It is a relief ministers are delaying the Decentralisation and Localism Bill until the end of the year. The implications of key aspects of their localism plans, not least the move to scrap Regional Spatial Strategies (RSSs), need careful thought.
Critically, ministers need to determine what is to be gained from scrapping RSSs if the consequence is simply devolving planning powers to local planning authorities.
The Royal Town Planning Institute has said it believes there needs to be a level of planning between local and national levels to avoid “a strategic policy vacuum at the sub-national level”.
Some form of strategic planning, either at regional or county level, has been the rule, rather than the exception
Professor Alan Townsend
The RTPI said it was not convinced new incentives to encourage councils to build homes would be enough to “win over the hearts and minds of communities to support development proposals in their local areas” - or in other words, to quell nimbyism.
It is understandable that a generation of councillors, lacking historical knowledge of what went on before 2004, have reacted against RSSs as anti-democratic centralising impositions on local areas.
When I was a planning committee chair at the lower tier, I recall reading with some shock that a particular planning application was subject to conformity with the region’s “emerging RSS”. But this would have seemed less foreign if the reference was not to an RSS, but to a County Structure Plan.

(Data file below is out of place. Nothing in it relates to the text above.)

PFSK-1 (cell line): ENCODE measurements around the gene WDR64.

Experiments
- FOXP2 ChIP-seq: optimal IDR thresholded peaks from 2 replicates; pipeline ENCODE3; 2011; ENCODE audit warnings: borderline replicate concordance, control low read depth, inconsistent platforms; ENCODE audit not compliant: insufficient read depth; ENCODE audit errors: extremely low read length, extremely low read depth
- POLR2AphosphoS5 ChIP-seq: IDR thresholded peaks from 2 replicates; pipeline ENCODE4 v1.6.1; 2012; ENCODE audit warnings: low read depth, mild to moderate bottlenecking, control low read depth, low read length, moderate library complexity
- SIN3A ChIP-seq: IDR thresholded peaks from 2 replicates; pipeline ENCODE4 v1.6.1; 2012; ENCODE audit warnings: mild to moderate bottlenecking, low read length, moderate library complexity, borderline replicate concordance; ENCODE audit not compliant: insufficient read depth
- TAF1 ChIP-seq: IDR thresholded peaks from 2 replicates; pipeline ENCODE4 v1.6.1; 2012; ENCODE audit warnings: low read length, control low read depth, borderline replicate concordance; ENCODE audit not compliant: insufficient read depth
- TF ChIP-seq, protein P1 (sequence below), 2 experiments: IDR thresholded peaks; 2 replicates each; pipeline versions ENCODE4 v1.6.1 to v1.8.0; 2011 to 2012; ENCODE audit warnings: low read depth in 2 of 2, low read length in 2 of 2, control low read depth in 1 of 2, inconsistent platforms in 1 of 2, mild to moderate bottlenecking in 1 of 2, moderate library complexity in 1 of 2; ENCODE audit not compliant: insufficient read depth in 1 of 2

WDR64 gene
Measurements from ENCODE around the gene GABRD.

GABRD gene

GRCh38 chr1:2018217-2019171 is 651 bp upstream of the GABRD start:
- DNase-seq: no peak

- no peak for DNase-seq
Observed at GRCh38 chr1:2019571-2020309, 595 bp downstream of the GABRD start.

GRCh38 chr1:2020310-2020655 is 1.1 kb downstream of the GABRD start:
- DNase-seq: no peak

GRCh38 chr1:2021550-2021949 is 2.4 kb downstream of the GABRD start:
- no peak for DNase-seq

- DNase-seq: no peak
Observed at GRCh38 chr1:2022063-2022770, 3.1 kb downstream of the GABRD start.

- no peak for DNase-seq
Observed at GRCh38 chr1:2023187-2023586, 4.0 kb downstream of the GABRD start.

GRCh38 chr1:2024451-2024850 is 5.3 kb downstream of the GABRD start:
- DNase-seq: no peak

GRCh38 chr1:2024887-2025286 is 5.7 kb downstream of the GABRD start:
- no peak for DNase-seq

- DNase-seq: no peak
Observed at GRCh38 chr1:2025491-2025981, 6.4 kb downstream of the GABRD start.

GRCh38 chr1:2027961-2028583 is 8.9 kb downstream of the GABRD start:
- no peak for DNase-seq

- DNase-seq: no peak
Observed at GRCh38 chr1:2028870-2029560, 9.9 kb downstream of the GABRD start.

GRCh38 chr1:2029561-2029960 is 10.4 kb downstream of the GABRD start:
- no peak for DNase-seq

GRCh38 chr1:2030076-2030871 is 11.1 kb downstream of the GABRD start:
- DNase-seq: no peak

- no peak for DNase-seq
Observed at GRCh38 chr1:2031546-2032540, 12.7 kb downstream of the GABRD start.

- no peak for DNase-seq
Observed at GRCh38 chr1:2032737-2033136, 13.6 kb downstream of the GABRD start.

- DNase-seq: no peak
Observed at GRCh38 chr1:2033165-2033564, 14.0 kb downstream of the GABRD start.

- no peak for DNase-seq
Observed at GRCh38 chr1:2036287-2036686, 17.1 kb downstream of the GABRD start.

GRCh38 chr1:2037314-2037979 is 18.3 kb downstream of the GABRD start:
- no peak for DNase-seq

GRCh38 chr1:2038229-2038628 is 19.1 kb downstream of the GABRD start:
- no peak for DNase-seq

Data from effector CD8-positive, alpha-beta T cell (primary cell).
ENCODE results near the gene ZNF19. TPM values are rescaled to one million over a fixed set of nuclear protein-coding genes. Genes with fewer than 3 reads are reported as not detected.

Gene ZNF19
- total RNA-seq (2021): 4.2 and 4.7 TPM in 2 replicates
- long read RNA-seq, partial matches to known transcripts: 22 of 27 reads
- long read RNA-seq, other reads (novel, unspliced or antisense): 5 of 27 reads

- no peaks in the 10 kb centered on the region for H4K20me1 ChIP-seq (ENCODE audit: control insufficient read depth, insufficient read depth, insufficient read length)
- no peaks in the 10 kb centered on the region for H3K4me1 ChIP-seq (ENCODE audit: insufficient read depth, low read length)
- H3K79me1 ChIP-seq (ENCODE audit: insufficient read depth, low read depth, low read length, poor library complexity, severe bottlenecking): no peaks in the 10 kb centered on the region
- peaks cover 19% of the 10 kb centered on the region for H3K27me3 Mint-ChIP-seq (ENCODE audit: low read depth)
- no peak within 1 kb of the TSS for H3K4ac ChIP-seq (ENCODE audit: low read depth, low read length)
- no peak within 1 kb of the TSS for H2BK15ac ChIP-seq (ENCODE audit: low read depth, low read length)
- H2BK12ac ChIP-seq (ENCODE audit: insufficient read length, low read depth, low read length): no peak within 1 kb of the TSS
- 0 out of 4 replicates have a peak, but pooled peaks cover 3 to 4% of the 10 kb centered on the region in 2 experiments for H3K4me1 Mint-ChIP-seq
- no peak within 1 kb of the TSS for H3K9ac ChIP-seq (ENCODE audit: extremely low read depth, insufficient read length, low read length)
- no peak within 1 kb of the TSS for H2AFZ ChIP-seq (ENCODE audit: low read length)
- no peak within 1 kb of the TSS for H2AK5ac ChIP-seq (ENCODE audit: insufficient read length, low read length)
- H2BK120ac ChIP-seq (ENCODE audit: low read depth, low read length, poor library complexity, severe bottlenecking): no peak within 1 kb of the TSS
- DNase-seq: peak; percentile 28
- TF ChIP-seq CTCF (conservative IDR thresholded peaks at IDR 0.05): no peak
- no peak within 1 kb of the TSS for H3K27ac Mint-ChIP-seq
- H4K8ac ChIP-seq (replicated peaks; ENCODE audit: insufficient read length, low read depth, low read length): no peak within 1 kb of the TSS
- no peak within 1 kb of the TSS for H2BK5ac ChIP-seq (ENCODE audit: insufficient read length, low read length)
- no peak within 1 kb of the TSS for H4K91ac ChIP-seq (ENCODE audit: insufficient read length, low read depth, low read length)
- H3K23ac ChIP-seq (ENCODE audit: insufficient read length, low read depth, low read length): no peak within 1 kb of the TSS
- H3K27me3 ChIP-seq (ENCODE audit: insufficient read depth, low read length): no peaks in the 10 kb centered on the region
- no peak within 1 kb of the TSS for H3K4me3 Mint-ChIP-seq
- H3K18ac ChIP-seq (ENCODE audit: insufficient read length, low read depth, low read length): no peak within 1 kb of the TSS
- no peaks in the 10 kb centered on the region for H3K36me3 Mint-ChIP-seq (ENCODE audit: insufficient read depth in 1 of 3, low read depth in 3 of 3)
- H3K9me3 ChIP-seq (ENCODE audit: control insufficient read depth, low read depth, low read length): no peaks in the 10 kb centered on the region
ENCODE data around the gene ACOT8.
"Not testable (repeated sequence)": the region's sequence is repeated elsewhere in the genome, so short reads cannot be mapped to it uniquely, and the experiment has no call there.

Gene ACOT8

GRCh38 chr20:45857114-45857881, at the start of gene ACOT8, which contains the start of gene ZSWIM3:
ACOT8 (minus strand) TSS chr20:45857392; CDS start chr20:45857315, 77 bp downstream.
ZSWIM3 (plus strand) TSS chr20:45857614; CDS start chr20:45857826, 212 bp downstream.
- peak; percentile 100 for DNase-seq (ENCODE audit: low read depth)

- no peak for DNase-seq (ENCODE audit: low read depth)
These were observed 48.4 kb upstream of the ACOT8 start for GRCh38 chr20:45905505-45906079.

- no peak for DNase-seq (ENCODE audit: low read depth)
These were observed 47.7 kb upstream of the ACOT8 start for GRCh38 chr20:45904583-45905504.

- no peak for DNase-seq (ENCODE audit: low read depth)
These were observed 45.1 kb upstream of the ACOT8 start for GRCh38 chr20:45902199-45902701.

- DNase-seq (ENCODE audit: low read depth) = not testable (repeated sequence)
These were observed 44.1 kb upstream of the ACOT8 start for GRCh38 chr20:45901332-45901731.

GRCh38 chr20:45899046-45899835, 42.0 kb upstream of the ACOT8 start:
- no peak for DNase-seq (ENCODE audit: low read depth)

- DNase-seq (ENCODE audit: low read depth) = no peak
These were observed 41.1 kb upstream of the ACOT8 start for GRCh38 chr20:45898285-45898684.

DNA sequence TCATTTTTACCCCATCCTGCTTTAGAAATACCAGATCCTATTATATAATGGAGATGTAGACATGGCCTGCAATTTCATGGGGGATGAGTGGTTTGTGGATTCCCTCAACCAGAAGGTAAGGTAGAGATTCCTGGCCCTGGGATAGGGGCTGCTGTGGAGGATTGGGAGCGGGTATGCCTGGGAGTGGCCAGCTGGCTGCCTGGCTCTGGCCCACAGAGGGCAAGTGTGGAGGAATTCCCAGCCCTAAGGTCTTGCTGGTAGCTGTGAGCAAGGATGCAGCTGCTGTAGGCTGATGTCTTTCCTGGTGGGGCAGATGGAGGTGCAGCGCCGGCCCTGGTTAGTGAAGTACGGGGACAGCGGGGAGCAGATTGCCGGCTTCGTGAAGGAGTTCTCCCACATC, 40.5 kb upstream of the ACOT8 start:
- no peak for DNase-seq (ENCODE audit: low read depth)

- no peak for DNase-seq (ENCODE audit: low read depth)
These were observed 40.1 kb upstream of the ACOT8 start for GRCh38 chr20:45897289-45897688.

Over the years, some form of strategic planning, either at regional or county level, has been the rule, rather than the exception.
What is surprising is that the coalition government is proposing to scrap regional-level planning without anything like a county or sub-regional level between central government and local councils.
Own area first
Of course, most councillors rightly think first of their own area. However, a quick look out of their town hall window should remind them commuting, shopping and leisure journeys have increased heavily between neighbouring local authorities, while business and investment doesn’t recognise arbitrary administrative boundaries.
The Conservatives recognise “real economic areas” for their Local Enterprise Partnerships
Professor Alan Townsend
The risk is that in handing planning down to councils, the interdependency of local authority areas in planning is lost.
This could mean it would be all too easy for independent local plans to “beggar-my-neighbour” in competing for retail sales and jobs, while some essential housing need would be refused as part of widespread objections to development in present-day England.
The Conservatives recognise “real economic areas” for their Local Enterprise Partnerships. So if the counties and unitaries are not to be given the work of sub-regional planning, then the only way forward is to make such sub-regional or city regional partnerships a full set of statutory planning authorities.
Professor Alan Townsend, University of Durham, Alan.Townsend@dur.ac.uk
See also; The Planning of England - Relying on Districts? Town & Country Planning, Vol.78, No.10, October, 2009.